Typically I sleep much later than many other people, but on this trip in El Salvador I have been forced to rise at the ungodly early hour of 7:00 a.m. This adjustment has been tough for me to get used to (as evidenced by my frequent napping on many of the bus rides), but the experiences I have had made the abnormally early rise more than worth it.
The day started out at the guesthouse where my fellow travelers and I overcame our exhaustion with a meal of eggs, fruit, bread, and juice. After our meal we boarded the bus and drove to the gallery of the renowned artist, Fernando Llort. Everyone found something that spoke to them in his work. He has been a huge part of the revival of the arts after the civil war that gripped the country from 1980 to 1992. Even after having his huge mural for the front of a cathedral destroyed despite a year and a half of work, Mr. Llort still preaches a message of â€œhope and joy.â€ It is truly inspiring how he can maintain his positive outlook despite the wrongs done to him.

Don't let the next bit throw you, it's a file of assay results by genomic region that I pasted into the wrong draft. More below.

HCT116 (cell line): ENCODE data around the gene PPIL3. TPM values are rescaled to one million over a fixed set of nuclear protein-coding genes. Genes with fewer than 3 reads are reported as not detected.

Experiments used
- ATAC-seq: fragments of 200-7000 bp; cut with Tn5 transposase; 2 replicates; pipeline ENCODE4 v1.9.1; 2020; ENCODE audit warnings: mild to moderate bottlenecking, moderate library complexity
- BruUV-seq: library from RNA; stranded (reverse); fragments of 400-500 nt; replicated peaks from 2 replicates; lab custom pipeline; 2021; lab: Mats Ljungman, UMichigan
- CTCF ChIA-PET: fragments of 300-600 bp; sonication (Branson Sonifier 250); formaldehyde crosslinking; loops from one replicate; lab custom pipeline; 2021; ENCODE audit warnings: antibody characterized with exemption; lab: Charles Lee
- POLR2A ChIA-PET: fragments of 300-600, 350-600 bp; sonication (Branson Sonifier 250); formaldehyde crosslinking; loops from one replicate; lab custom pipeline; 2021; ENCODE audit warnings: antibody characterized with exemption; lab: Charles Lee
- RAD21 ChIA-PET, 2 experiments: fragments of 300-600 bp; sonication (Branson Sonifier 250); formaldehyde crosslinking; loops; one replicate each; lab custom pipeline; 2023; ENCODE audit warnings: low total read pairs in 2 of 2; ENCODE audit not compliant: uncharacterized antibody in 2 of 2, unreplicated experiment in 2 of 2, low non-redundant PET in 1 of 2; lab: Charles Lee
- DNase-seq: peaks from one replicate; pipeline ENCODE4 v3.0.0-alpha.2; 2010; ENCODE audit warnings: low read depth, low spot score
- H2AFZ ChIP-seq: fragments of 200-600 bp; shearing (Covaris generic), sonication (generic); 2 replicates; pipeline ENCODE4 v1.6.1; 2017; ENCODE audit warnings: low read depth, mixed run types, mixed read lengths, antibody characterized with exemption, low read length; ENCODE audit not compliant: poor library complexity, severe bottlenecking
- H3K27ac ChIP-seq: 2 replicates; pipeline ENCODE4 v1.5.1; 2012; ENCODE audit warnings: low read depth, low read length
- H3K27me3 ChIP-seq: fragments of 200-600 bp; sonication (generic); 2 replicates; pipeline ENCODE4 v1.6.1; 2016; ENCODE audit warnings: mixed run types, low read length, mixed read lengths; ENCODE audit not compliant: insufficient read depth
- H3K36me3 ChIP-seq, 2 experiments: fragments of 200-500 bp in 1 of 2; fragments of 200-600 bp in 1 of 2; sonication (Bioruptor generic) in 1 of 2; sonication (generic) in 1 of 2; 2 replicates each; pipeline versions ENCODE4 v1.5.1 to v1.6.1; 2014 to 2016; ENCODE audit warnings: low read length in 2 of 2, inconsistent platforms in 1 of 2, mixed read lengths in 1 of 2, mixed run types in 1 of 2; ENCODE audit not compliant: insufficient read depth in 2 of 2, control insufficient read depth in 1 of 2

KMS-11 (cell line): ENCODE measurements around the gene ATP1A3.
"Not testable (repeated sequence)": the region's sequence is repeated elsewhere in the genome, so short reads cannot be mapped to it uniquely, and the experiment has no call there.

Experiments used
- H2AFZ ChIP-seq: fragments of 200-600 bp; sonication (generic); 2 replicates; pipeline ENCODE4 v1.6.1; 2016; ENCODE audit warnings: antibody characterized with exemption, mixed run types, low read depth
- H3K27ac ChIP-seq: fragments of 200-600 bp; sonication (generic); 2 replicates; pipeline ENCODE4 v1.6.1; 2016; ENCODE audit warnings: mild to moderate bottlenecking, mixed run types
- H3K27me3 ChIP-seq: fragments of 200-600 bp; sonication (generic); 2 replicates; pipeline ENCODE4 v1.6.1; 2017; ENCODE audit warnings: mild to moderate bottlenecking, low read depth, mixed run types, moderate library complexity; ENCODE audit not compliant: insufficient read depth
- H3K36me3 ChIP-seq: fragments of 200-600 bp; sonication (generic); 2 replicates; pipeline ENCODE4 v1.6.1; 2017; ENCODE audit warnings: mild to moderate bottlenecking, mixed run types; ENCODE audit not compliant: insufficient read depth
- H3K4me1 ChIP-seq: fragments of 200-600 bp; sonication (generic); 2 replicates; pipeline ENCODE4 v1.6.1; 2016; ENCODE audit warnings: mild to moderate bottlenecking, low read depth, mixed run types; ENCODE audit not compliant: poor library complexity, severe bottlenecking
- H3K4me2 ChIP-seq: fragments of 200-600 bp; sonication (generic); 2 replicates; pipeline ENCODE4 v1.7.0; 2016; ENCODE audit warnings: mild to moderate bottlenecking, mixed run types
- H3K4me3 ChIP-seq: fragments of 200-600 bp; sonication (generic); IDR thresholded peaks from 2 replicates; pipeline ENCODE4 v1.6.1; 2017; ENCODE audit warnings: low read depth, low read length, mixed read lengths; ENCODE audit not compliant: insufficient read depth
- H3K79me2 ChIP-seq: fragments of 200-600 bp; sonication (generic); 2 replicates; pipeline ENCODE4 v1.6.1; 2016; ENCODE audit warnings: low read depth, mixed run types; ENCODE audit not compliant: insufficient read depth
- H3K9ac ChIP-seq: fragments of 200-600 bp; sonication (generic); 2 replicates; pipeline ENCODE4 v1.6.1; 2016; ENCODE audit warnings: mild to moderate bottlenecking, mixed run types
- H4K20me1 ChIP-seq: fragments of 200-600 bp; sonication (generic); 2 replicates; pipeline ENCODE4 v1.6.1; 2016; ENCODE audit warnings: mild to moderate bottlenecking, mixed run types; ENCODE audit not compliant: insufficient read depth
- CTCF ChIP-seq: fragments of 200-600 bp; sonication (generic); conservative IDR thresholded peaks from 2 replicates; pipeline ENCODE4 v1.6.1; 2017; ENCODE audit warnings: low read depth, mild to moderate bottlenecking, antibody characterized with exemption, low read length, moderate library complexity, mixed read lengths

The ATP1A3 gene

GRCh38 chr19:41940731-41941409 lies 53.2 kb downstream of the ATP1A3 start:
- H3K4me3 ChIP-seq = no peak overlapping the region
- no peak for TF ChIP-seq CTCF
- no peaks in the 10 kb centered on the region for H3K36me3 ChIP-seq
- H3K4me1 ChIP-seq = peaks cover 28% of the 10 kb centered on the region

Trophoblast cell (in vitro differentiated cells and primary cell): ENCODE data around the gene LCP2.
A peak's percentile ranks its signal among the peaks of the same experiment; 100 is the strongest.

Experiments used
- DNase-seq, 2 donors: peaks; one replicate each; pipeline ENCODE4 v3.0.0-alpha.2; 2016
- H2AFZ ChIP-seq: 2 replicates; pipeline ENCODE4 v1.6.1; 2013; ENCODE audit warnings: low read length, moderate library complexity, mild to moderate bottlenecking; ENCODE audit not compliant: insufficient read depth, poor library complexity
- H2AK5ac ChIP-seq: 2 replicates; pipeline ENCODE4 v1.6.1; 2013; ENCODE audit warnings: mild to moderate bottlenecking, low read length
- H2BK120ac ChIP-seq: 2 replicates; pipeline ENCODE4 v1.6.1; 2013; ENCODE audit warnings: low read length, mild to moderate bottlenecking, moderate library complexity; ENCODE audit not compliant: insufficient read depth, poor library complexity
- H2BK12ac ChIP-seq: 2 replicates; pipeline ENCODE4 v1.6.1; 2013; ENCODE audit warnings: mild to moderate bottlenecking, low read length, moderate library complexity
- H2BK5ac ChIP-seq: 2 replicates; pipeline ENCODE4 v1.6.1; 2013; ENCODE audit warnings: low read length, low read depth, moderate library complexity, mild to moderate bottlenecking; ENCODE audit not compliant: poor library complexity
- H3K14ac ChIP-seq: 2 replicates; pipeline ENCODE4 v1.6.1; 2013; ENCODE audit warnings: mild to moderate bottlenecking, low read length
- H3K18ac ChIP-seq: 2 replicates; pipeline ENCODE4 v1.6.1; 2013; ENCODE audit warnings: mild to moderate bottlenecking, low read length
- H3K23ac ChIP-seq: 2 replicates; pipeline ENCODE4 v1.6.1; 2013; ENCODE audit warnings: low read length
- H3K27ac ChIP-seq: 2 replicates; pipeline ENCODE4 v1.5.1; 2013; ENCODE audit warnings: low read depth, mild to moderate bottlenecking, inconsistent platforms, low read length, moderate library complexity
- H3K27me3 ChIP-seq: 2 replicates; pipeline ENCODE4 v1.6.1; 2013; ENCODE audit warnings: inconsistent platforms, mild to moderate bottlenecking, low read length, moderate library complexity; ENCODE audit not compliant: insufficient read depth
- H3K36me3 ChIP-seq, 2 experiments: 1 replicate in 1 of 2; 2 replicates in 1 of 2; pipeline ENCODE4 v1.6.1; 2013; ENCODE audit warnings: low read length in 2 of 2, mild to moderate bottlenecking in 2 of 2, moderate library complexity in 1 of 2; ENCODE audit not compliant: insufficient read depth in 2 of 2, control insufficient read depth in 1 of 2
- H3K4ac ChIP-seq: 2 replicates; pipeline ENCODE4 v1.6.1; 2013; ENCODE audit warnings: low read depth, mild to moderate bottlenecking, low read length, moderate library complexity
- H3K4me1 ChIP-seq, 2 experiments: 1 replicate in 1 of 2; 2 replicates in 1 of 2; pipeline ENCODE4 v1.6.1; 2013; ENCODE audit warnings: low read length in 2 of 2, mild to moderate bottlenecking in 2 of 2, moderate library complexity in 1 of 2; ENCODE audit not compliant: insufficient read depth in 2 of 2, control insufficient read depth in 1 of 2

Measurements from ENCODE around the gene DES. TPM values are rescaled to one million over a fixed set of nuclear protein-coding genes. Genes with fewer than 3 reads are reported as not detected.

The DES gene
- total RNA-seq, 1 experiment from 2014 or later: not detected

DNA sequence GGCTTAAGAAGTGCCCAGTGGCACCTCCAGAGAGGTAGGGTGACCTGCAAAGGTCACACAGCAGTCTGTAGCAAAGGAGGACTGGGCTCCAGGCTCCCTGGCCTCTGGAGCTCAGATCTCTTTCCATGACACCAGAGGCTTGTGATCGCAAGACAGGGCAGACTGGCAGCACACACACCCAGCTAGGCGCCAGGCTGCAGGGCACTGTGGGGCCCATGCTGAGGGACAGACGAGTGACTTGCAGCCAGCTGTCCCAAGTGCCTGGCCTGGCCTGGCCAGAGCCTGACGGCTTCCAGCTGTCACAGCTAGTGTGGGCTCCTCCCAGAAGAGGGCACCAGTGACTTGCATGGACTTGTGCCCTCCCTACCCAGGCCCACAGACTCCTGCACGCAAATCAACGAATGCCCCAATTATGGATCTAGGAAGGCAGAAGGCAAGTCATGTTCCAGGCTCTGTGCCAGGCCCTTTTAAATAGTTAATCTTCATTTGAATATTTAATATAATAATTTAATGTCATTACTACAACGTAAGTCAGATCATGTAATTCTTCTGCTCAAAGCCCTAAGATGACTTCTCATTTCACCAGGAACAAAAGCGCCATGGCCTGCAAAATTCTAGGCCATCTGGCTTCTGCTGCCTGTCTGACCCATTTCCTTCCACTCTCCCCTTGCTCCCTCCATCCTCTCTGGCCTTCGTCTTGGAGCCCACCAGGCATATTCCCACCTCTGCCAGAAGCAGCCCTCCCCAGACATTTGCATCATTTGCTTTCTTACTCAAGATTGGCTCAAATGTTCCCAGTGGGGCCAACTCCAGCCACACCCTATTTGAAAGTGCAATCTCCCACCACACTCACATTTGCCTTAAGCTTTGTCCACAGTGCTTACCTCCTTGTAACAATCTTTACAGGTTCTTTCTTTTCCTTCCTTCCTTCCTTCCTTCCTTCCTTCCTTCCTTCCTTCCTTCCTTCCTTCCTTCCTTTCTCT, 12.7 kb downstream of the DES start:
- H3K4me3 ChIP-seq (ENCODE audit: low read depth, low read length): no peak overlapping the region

After the gallery we went to a Mexican restaurant where we continued to bond and grow closer as a group. Following our meal we went to an artisan market where local vendors were displaying their artistic wares. This was a perfect opportunity for me to get gifts for my friends and family, as well as gain a sense of the rich culture that is present in El Salvador. It was difficult to walk past the people running the stalls because I could sense how badly they wanted you to come make a purchase from them, but my own resources were limited so I knew I couldnâ€™t help them all.
After our time at the market we went to get dinner at a pupuserÃaÂ high on a hill and once again got to experience the national dish. It was at this meal that I consulted the group about the direction that I should take this post. I received many tips that ranged from Tony poking fun at me for sleeping to the most helpful tip that I got from Anna. She told me to write what I saw and how I felt, which is what I made an effort to do here.